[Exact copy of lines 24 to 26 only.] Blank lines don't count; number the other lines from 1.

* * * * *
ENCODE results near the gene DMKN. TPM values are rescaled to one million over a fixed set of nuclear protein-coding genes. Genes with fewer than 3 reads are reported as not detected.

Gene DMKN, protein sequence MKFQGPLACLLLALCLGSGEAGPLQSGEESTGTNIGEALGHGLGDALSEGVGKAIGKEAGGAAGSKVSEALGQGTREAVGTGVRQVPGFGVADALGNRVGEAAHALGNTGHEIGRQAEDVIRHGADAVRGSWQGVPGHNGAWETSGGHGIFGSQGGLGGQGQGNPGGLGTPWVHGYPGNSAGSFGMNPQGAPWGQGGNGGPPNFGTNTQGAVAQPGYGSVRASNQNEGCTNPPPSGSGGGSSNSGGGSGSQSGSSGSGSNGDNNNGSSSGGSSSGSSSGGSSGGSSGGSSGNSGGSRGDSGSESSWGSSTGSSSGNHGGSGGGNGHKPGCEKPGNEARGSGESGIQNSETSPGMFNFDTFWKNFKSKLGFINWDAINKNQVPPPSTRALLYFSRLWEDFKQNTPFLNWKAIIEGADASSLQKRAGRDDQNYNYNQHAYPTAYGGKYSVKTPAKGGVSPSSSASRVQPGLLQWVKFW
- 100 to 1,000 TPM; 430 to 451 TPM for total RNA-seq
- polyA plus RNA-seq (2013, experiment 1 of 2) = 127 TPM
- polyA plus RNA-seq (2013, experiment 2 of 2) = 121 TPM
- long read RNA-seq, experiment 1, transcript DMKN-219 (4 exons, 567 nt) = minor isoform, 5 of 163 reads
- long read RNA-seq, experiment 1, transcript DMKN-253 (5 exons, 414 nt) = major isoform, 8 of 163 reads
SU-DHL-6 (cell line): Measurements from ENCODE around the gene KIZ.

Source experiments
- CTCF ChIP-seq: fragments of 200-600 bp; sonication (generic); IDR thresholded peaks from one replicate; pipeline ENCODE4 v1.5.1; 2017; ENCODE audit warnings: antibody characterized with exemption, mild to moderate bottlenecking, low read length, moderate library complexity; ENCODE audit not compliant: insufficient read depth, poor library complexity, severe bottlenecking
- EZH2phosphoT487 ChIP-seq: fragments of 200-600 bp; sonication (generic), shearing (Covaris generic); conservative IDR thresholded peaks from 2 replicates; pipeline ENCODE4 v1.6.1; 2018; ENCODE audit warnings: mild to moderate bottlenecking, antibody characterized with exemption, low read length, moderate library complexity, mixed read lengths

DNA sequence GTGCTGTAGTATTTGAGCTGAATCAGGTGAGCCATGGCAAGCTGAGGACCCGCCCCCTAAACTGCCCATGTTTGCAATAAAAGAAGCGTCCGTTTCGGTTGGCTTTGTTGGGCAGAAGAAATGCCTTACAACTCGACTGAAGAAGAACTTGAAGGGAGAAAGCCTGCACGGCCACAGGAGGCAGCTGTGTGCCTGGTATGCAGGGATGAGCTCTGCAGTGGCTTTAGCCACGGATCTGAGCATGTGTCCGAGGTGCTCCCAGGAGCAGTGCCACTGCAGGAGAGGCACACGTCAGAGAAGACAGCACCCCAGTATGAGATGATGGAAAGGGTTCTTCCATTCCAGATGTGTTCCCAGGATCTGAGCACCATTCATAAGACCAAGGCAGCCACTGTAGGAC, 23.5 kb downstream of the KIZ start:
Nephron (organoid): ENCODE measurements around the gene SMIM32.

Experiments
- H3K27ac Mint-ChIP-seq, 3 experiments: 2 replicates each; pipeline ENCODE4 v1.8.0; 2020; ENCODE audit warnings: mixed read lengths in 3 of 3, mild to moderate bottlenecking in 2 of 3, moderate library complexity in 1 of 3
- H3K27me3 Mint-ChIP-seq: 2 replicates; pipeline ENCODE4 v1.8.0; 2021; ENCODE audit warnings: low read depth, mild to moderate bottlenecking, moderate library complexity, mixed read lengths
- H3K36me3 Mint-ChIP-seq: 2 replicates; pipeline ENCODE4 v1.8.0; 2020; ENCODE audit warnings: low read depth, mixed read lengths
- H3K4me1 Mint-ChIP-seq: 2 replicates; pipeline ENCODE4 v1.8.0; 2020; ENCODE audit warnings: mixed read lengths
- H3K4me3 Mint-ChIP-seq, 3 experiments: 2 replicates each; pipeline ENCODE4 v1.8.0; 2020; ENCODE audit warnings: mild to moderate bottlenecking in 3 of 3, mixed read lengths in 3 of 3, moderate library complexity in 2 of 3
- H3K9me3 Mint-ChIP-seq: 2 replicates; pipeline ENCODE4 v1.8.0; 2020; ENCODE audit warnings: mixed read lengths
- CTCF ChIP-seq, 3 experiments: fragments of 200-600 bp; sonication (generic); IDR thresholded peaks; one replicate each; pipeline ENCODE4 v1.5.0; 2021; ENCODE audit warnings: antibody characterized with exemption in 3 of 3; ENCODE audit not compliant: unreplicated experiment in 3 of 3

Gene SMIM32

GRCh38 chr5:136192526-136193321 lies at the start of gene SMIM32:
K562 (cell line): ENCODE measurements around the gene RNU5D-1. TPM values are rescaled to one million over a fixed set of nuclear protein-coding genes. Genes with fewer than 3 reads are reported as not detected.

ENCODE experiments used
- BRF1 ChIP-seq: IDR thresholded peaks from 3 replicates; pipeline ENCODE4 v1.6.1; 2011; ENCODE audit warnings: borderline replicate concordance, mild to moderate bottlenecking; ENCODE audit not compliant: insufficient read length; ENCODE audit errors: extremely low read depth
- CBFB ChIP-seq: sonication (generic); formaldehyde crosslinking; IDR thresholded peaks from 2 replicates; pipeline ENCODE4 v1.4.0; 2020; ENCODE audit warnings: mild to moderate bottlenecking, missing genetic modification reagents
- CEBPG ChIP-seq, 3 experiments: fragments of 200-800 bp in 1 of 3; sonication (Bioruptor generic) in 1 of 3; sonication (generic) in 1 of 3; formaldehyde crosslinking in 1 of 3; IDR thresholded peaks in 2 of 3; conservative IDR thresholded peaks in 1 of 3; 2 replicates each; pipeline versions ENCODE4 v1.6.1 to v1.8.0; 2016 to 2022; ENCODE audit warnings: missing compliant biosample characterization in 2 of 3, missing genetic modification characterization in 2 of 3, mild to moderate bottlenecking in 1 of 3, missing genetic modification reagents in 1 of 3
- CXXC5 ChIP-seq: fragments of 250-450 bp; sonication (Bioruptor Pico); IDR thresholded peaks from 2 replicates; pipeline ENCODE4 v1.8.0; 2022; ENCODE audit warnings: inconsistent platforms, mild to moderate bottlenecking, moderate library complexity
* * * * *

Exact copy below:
K562 (cell line): ENCODE measurements around the gene RNU5D-1. TPM values are rescaled to one million over a fixed set of nuclear protein-coding genes. Genes with fewer than 3 reads are reported as not detected.

ENCODE experiments used
- BRF1 ChIP-seq: IDR thresholded peaks from 3 replicates; pipeline ENCODE4 v1.6.1; 2011; ENCODE audit warnings: borderline replicate concordance, mild to moderate bottlenecking; ENCODE audit not compliant: insufficient read length; ENCODE audit errors: extremely low read depth